Officials note ‘infrastructure, volunteers in place…but we need more vaccines’
By Bonnie Adams, Managing Editor
Northborough – Ever since the news broke in late December that a desperately needed COVID-19 vaccine was approved, municipalities have been scrambling to put an infrastructure in place to help their residents receive a dose. Those effort have been hampered at times by a lack of communication from both the federal and state governments. But in Northborough, officials committed to working together have put together a model that aims to make it as easy as possible, especially for its 1,300-plus seniors, to receive this critical vaccine.
‘Incredible team effort’
The first clinic was held Feb. 5 for 100 residents age 75 and older at the Senior Center. Overseeing the efforts were Fire Chief David Parenti, Health Agent Kristin Black, Ph.D., M.S., and Senior Center Director Liz Tretiak, although as the three noted, dozens of others were as integral to the success of the process as well.
“It really has been an incredible team effort,” Parenti said, “from the Town Manager’s office, IT, security, transportation, outreach and of course the volunteers here giving of their time.”
Once the town knew it had procured an allotment of vaccines, residents could sign up via an online portal on the town’s website. The 100 spots available filled up in 45 minutes, Black said.
Knowing that not all residents have access to the internet, Tretiak’s office is ensuring that eligible seniors do not get left behind. As such, she worked with Town Clerk Andy Dowd’s office to cull out names from the town census of those who were 75 and over. If a resident had not signed up online, her office reached out to the resident to let them know about the clinic.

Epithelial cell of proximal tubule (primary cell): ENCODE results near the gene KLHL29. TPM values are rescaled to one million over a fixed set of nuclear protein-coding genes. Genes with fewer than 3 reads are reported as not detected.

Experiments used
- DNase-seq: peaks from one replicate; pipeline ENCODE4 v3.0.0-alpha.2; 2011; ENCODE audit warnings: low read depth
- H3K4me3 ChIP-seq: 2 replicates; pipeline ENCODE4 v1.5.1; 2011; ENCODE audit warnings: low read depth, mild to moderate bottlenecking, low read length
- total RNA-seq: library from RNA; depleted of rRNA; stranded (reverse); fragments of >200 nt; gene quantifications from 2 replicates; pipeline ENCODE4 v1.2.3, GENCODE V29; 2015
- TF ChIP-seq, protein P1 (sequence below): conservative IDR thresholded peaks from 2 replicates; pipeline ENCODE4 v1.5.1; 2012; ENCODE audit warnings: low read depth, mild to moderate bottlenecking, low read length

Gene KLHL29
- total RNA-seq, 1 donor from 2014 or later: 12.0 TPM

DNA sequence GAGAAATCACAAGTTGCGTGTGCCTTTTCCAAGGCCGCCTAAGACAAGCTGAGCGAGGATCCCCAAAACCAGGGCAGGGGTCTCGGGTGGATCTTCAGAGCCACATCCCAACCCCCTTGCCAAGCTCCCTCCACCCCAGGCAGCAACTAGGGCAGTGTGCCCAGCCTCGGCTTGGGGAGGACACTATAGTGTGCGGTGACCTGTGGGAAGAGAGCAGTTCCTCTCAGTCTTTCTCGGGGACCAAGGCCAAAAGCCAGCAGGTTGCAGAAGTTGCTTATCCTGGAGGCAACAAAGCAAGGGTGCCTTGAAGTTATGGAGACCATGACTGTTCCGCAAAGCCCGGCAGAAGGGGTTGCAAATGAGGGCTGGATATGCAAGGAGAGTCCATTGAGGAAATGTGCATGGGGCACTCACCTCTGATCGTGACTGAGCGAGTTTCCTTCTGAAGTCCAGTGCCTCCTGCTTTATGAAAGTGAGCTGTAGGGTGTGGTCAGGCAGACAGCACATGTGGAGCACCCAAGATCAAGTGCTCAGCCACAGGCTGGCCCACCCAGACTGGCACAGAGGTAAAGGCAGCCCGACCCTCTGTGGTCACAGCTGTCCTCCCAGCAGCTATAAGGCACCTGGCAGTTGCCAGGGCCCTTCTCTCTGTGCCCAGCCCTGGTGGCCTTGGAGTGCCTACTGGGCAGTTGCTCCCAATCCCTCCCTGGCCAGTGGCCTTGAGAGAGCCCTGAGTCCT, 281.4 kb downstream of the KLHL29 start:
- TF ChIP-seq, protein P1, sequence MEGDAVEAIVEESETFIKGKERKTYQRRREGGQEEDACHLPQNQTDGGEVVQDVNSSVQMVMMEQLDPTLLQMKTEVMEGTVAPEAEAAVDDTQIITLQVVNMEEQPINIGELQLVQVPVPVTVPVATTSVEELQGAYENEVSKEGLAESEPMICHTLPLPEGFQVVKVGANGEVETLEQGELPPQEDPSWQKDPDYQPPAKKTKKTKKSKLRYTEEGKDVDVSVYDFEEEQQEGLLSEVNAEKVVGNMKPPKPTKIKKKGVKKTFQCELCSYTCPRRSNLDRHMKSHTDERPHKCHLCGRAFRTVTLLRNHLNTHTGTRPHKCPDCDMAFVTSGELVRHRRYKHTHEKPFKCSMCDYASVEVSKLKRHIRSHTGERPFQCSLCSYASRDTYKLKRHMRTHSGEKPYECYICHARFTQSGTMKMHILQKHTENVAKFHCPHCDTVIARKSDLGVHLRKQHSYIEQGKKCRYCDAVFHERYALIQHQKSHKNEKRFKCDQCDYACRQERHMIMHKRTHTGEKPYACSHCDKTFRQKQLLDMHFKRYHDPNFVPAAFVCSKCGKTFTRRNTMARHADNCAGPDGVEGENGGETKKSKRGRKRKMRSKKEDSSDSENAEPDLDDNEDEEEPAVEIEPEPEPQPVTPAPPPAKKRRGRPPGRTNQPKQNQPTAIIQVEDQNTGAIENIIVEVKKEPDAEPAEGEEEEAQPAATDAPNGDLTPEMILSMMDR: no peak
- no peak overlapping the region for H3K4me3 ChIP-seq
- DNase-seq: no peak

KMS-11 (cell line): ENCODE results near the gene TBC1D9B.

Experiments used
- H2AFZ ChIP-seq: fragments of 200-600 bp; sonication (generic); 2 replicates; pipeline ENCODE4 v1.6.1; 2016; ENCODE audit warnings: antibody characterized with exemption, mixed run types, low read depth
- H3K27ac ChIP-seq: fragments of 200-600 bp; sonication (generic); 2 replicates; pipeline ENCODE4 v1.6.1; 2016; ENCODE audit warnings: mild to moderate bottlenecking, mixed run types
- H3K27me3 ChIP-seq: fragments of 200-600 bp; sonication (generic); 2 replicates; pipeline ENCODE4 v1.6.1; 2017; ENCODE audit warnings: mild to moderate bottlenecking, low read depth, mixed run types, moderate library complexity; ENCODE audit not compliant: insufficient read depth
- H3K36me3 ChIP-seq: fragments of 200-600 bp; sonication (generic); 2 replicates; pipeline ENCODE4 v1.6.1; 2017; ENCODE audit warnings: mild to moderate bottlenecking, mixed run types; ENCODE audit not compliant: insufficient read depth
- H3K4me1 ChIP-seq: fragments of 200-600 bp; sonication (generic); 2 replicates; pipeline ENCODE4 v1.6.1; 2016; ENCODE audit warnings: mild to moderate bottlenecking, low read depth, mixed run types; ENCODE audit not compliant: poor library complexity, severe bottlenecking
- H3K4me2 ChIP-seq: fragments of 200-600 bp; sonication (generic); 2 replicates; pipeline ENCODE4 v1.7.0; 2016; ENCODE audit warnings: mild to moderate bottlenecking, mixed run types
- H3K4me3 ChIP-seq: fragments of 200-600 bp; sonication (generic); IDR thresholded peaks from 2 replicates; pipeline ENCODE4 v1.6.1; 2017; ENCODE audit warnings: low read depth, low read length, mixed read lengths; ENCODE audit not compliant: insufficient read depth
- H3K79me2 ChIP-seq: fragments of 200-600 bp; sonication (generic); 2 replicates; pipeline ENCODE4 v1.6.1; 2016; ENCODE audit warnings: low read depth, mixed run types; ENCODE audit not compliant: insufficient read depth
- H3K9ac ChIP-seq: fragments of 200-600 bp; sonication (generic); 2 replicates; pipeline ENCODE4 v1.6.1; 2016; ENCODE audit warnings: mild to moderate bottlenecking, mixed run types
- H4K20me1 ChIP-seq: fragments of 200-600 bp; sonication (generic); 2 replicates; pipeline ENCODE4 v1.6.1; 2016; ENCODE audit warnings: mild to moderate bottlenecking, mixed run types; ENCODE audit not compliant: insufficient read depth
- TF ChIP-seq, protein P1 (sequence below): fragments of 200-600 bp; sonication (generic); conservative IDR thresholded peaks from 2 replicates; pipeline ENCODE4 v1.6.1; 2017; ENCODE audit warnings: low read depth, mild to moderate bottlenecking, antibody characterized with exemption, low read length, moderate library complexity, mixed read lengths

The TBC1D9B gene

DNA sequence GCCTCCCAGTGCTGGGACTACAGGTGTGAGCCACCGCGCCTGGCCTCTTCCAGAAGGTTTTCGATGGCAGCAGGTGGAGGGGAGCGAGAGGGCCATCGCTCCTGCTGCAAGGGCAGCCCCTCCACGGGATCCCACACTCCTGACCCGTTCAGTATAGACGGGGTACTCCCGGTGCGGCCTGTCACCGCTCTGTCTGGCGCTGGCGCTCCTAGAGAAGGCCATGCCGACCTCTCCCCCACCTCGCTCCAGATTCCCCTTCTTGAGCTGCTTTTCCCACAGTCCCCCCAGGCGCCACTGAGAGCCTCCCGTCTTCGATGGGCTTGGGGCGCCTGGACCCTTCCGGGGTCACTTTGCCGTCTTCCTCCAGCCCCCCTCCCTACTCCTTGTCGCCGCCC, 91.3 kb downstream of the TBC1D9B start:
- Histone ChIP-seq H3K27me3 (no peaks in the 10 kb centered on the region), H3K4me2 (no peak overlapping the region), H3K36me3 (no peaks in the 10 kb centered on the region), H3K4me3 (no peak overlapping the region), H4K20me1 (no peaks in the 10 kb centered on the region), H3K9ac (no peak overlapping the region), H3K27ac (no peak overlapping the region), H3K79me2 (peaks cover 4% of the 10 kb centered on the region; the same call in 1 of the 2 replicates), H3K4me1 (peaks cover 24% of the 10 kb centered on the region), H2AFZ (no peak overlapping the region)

“Word of mouth was also so important,” she added. “Neighbors reached out and helped others to let them know of the clinic and how to sign up.”
And for those who needed transportation, the senior center’s vans offered door to door service.
Once inside the center, residents were guided through the process, smoothly and efficiently, from checking in, to receiving their vaccine, to setting up for their second appointment while they were monitored for the requisite 15 minutes after their shot.
Paramedic/Firefighter Patrick McManus was in charge of allotting the correct amount of vaccine into syringes before they were distributed to each vaccination station.
A paramedic vaccinator and a nurse were stationed in rooms that had partitions for privacy as they met with residents.
“We also have a health room, stretcher and ambulance on standby,” Parente said, “just in case someone needs medical attention.”
Claire Swan was one resident who got her vaccine Feb. 5.
“I believe it’s important to be able to get this immunization,” she said. “And to be able to do so, really close to home is wonderful. It’s the ideal place.”
“This has all been so well done,” she praised.
Infrastructure and volunteers in place as town awaits more vaccines
As efficient as the process was, there was frustration, the officials noted, with both the lack of vaccines received and the communication on when more would be arriving.
“We have the infrastructure in place, we have more volunteers than we can use right now,” Black said. “We could actually do up to 600 a day but we need more vaccines.”
State representatives Danielle Gregoire (D-Marlborough) and Meg Kilcoyne (D-Clinton). who were on hand to observe the first clinic, promised they would advocate for the town.
“You are doing a great job here,” Kilcoyne said. “And we hear you regarding what you need.”
The town is planning on holding clinics for seniors 75 and up over the next three weeks. Officials are cautiously optimistic they will get those vaccines as well as enough to give residents their second shots.
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